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Colin McGinn - Mysterianism and the Mind of God

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Published on Aug 26, 2014

Respondent: Roger Scruton

Which aspects of God’s mind are mysterious and which are not? Do the mysteries of God’s mind parallel the mysteries of the human mind? The mystery of the mind-body connection will not apply to God’s mind, since God has no material body-- though the consciousness of God itself might pose mysteries in its own right, such as the mystery of intentionality. But the mystery of free will can be expected to apply equally to God, as it does to humans. How God can have free will in a world either deterministic or indeterministic is just as problematic as the analogous problem for human freedom. On the other hand, all is not mysterious, either for humans or for God, since some mental faculties do admit of understanding: the language faculty, logical reasoning, geometrical competence, and moral and social cognition. God presumably possesses each of these faculties, and so the theories that apply to humans will carry over to God, mutatis mutandis. For instance, God’s language faculty will involve a combinatorial system built from a finite base and extending to infinity.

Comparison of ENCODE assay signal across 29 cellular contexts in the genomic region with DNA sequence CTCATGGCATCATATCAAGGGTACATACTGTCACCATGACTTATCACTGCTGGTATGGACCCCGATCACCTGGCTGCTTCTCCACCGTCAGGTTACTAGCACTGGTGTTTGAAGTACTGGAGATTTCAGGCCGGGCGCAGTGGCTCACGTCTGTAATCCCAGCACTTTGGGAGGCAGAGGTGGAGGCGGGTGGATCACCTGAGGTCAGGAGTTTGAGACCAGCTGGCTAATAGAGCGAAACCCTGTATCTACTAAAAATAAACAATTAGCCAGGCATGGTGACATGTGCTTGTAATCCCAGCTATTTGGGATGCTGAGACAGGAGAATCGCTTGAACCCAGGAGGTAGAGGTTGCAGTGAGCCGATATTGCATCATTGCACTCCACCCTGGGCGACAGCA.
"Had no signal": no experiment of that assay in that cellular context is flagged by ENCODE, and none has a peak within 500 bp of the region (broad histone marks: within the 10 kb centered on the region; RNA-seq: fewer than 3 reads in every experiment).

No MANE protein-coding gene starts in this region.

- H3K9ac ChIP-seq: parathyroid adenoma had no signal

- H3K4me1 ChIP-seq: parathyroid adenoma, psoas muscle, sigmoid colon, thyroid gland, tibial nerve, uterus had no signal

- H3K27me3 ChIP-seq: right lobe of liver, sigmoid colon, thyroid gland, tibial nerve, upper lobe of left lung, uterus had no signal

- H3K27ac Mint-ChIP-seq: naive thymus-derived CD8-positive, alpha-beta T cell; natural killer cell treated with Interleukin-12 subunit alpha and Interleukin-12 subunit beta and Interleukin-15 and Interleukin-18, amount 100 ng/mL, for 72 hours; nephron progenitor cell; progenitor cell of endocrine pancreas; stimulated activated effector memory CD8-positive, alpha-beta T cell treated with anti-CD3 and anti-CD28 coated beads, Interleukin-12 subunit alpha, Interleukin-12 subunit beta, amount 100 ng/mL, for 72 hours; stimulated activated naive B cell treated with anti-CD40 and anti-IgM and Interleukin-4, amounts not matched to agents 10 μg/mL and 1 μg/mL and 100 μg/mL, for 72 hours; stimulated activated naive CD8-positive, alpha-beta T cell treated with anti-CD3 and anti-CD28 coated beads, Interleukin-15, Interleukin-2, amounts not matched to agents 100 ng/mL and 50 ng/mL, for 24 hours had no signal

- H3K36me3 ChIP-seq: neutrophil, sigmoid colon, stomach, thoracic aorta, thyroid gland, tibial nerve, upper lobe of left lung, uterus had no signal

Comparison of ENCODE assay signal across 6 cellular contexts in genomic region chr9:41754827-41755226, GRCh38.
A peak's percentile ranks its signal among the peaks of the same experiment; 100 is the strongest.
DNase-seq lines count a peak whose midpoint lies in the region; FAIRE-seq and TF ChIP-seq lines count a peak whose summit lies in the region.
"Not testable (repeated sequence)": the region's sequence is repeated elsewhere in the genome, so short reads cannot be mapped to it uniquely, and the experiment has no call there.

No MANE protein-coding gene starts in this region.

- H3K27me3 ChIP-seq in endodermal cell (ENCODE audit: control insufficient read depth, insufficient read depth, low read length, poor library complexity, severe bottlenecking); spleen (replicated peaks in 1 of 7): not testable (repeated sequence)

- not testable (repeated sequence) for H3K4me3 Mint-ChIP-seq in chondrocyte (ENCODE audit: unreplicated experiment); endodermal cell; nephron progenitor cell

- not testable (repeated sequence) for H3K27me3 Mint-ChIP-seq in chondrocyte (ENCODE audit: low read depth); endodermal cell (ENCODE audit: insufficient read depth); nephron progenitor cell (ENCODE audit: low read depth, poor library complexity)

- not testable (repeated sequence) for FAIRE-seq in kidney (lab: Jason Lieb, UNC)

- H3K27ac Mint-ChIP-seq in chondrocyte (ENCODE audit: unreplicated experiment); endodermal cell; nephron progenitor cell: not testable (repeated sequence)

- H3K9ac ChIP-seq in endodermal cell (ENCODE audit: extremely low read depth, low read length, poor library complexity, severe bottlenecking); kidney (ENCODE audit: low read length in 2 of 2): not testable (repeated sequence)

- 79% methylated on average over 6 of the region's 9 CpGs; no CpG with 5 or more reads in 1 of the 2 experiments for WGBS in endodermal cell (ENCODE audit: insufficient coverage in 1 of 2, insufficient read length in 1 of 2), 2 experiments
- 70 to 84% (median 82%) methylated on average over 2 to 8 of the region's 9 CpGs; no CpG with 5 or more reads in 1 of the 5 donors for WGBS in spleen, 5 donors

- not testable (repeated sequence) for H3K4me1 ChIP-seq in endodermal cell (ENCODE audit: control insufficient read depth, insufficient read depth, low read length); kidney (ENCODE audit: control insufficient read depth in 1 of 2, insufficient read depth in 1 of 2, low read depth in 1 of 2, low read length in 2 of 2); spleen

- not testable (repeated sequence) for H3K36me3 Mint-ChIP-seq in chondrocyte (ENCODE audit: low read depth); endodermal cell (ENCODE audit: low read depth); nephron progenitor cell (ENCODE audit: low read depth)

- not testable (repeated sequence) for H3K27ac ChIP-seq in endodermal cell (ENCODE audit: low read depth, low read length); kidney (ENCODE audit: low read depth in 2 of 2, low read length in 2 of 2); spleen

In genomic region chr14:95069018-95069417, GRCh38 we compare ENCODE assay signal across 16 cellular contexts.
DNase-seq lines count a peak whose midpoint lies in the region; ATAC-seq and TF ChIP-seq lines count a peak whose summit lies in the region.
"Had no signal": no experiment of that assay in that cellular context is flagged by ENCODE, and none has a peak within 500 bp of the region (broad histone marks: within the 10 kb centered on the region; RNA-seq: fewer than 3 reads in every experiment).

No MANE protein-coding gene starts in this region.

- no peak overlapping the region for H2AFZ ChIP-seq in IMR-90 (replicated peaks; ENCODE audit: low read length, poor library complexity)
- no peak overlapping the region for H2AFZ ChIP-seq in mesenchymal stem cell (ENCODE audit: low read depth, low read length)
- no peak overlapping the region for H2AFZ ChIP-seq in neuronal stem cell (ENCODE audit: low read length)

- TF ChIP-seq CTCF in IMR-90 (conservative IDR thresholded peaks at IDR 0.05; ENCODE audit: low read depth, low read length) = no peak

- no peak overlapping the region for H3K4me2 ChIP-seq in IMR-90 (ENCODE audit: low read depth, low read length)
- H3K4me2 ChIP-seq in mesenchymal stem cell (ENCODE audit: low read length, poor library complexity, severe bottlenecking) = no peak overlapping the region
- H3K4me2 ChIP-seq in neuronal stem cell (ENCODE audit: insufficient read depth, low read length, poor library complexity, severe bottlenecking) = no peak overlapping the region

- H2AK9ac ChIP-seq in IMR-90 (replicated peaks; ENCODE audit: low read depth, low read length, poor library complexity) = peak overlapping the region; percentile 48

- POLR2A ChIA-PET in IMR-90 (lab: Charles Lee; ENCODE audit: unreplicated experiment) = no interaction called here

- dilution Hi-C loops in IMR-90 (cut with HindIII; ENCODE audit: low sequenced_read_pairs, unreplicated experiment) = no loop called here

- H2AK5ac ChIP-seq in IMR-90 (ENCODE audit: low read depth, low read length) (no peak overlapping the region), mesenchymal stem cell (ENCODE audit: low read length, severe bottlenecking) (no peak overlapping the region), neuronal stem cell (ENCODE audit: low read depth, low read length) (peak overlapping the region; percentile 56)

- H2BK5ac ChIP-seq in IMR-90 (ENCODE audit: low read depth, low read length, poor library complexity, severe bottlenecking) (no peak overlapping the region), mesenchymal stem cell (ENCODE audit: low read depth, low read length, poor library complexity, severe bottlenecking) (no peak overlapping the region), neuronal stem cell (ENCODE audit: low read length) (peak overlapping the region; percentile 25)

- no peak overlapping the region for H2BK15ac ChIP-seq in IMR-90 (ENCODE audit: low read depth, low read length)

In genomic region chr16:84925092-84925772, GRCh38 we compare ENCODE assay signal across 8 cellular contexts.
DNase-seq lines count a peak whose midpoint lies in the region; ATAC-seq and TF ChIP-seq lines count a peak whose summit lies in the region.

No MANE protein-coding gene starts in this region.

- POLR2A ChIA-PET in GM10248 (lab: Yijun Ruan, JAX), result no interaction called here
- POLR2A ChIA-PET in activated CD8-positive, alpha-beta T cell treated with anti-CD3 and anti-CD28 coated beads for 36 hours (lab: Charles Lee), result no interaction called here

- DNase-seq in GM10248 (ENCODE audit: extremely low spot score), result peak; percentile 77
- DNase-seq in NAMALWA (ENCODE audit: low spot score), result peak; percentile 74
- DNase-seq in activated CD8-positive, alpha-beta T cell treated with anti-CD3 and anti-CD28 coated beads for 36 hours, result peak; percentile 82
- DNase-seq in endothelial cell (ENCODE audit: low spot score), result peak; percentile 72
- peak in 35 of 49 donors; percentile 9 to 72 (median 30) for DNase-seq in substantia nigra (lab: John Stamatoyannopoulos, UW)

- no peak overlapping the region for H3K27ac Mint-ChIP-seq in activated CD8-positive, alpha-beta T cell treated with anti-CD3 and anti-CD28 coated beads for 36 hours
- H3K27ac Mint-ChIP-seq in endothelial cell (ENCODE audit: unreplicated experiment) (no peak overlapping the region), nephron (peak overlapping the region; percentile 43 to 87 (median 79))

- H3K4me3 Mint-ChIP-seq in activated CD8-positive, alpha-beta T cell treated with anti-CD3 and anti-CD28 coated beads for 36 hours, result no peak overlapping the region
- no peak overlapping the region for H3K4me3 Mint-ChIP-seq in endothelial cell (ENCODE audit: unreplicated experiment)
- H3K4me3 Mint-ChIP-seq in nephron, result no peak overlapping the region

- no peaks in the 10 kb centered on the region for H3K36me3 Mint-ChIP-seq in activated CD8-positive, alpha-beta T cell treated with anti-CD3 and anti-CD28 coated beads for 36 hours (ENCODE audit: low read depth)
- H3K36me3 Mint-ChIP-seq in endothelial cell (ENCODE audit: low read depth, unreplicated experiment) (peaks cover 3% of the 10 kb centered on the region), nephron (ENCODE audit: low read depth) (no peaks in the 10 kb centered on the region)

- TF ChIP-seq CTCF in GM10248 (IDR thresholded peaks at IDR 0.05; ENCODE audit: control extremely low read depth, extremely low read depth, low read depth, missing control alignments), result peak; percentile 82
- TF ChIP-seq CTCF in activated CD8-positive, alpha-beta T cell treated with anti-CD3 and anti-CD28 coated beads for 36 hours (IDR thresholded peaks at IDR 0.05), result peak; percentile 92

As to the problem of divine intervention in the natural world, I see no metaphysical reason why this should be more difficult to understand than the intervention of the human will in the natural world (which is not to say that this problem is easy). In both cases we are confronted with a physical world governed by natural laws that appear to proceed without volitional causation—how then can volitional acts, human or divine, affect what happens in the natural world?

COLIN MCGINN’s interests include philosophy of mind, metaphysics, epistemology, philosophy of language, ethics, philosophy of physics, and the philosophy of literature and film. He has taught at Rutgers University, Oxford University and University College London, among other places. He has published over twenty books, ranging from consciousness to evil, Shakespeare to sport, film to logic, Wittgenstein to imagination. He has written extensively for the general reading public, as well as publishing two novels. He lives in Miami, where he paddles and plays tennis.

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